Why atheism failed

“Atheism invited humanity to imagine a world without God. For many in the eighteenth and nineteenth century, this was a morally compelling vision—a world in which humanity could think and do as it pleased, without having to look over its shoulder at some disapproving deity.” Alister McGrath

Yet in the last thirty years, atheism has fallen from a position of power throughout the world while Christianity continues to advance. Here are five reasons for the twilight of atheism gleaned from Alister McGrath's book on the subject:

  1. Faith in humanity. Atheism argued that belief in humanity should replace belief in God and yet belief in autonomous humanity was responsible for some of the 20th century’s, and history’s, worst atrocities.
  2. Child of modernity. Atheism claims for itself the “proofs” of rationality and science. Yet there is no inherent conflict between science and religion. Atheism has been exposed as a faith itself, devoid of conclusive proof. It is a “preference dressed in rationality”.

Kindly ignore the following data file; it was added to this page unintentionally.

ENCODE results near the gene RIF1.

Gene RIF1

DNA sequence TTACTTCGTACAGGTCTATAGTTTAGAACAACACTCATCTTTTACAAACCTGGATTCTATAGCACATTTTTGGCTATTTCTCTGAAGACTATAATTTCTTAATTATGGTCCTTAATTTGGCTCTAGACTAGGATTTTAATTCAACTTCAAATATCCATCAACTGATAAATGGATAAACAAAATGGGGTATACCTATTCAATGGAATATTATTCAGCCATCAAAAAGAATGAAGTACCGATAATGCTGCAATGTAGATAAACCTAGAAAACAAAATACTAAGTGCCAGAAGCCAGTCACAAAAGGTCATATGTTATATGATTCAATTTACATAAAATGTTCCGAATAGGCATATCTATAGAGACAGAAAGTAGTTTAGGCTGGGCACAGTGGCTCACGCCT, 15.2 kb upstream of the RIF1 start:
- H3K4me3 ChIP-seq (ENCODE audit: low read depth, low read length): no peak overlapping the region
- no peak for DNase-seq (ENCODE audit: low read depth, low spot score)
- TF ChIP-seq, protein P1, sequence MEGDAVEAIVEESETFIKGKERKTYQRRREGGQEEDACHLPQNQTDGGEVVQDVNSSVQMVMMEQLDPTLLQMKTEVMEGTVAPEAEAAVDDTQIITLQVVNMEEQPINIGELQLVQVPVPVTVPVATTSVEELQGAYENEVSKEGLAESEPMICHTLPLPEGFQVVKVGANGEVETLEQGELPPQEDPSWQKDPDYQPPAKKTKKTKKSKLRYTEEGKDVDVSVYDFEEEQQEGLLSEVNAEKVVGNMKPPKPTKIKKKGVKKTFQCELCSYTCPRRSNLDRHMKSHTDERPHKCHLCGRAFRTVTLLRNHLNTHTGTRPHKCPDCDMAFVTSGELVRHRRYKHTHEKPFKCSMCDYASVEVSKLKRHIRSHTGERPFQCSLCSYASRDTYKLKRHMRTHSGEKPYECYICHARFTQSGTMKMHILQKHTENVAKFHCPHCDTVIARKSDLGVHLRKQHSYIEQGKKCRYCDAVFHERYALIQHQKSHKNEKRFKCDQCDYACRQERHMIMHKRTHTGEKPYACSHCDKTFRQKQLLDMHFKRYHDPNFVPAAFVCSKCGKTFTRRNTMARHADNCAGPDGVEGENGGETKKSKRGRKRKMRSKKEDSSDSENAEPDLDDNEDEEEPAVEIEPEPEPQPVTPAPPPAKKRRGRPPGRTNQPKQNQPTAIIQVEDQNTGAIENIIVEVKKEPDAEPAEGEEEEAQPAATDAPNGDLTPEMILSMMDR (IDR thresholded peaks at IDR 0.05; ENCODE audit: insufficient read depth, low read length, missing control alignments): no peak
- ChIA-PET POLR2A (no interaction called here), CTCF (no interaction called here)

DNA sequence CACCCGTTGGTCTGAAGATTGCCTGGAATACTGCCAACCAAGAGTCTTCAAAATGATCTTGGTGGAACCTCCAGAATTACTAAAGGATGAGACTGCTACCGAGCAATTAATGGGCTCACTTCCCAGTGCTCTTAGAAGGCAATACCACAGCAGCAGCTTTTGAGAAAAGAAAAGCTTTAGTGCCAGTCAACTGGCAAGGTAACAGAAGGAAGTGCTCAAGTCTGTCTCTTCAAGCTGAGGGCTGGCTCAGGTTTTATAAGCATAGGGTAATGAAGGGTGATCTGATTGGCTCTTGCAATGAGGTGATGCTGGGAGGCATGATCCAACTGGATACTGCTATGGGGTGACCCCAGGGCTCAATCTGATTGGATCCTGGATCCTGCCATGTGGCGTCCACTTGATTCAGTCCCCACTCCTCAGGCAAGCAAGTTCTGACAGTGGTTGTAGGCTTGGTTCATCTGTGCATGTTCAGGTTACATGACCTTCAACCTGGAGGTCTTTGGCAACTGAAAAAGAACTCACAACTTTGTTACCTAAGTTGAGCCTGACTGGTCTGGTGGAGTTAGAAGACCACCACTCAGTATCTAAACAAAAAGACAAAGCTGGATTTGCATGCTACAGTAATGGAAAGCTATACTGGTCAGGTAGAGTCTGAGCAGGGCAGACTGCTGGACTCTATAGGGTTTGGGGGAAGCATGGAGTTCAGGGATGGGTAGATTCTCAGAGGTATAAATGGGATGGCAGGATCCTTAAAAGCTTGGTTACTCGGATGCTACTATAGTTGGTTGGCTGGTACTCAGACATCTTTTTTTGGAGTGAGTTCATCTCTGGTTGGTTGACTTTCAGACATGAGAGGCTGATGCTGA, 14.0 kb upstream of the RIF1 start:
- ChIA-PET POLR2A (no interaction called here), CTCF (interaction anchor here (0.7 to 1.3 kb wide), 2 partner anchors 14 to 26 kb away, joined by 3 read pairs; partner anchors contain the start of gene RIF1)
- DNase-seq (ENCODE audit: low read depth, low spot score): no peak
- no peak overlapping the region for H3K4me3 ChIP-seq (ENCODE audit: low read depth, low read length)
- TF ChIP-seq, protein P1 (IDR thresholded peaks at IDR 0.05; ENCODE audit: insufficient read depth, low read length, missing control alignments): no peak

3. Outdated. In a postmodern world, there are no certainties, no “meta-narratives”, or overarching worldviews that explain everything. Atheism is more of a cultural mood than a proven reality. Yet culture is not static, it continues to change and leave atheism behind.
  4. Boring. Atheism lacks imagination as a belief system and tends to define itself by what it rejects. McGrath says, “Secularism is as dull as it comes, making a pallid appeal to the reason and failing the engage the imagination and emotions.
  5. An enemy on the move. Most frustrating of all, Christianity proved to be a moving target for atheism. Christianity is not a historically fixed monochrome entity, but a diverse faith that evolves in different manners at different points in history. Atheism’s attack paradoxically helped to energize and reform Christianity. Today, in much of world Christianity continues to thrive while atheism whithers.

Related: God is Dead: RIP, 1966

”The Twilight of Atheism: The Rise and Fall of Disbelief in the Modern World“ (Alister Mcgrath)